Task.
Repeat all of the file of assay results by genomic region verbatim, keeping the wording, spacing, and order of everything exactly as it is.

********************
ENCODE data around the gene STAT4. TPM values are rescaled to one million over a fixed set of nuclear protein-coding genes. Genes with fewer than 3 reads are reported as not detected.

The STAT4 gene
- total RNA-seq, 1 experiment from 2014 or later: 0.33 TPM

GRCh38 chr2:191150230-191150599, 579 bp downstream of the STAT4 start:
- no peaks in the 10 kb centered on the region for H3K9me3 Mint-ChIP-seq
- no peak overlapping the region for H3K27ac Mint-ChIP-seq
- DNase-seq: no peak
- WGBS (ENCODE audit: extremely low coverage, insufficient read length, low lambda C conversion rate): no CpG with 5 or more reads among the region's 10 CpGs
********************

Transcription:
ENCODE data around the gene STAT4. TPM values are rescaled to one million over a fixed set of nuclear protein-coding genes. Genes with fewer than 3 reads are reported as not detected.

The STAT4 gene
- total RNA-seq, 1 experiment from 2014 or later: 0.33 TPM

GRCh38 chr2:191150230-191150599, 579 bp downstream of the STAT4 start:
- no peaks in the 10 kb centered on the region for H3K9me3 Mint-ChIP-seq
- no peak overlapping the region for H3K27ac Mint-ChIP-seq
- DNase-seq: no peak
- WGBS (ENCODE audit: extremely low coverage, insufficient read length, low lambda C conversion rate): no CpG with 5 or more reads among the region's 10 CpGs